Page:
Constitutional Law

Can Obama ignore the debt ceiling? Three constitutional arguments provide a 'yes' answer

Is White House press secretary Jay Carney correct about the Constitution and the debt ceiling?

Carney says the Constitution gives only Congress the authority to borrow money, and only Congress can increase the debt ceiling. But some law scholars say the Constitution authorizes President Obama to continue borrowing after that ceiling is reached, the New York Times reports.

Three arguments are being made, the Times says. One relies on Section 4 of the 14th Amendment, enacted to ensure the payment of Union debts after the Civil War. It reads: “The validity of the public debt of the United States, authorized by law, including debts incurred for payment of pensions and bounties for services in suppressing insurrection or rebellion, shall not be questioned.”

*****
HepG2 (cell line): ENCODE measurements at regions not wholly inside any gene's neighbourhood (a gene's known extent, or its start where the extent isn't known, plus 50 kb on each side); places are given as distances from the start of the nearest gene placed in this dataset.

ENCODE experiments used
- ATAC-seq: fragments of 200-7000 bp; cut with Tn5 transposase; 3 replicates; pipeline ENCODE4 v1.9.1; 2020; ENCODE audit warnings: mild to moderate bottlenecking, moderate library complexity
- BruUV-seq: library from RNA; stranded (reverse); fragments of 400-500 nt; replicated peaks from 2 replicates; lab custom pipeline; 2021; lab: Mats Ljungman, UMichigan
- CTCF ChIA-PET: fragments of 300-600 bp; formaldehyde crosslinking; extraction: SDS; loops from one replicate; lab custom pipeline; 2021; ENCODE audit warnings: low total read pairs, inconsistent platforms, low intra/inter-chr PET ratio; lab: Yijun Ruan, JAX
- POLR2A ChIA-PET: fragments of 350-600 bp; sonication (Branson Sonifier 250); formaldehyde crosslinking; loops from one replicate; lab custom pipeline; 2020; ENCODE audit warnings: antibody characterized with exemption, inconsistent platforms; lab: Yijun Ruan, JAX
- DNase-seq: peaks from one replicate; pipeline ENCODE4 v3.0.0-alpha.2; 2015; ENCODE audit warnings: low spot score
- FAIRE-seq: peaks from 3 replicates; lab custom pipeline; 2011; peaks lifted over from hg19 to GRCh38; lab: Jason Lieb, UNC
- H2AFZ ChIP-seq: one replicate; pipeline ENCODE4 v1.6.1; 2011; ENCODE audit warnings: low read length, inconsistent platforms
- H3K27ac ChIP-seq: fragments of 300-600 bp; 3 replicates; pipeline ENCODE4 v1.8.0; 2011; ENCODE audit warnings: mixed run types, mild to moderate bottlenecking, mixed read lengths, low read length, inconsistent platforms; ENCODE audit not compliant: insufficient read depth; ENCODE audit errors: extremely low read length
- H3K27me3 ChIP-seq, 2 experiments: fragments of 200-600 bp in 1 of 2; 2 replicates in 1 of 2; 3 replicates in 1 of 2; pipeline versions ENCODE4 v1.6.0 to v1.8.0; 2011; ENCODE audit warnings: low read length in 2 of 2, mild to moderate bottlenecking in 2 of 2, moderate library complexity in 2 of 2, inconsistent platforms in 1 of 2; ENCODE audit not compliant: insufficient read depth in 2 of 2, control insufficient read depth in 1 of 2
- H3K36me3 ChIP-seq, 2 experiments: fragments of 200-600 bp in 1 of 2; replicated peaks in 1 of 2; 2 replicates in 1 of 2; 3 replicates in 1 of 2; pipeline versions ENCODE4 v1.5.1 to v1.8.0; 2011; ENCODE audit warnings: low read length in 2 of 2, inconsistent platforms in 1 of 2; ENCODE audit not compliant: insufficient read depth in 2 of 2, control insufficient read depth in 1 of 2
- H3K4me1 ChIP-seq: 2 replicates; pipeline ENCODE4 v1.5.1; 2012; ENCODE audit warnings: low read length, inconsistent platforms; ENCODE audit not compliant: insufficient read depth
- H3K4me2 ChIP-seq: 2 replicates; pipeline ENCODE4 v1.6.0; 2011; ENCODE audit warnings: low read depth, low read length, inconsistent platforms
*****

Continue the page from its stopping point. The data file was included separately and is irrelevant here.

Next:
A second argument contends that the president has inherent emergency powers to protect the country.

A third argument, advanced in this 2012 article (PDF) in the Columbia Law Review, says the president would be faced with irreconcilable choices if Congress fails to raise the debt ceiling. The president has been told to spend, but not to raise taxes or borrow. As a result, the article says, the president must “choose the least unconstitutional option”—which is issuing more debt.

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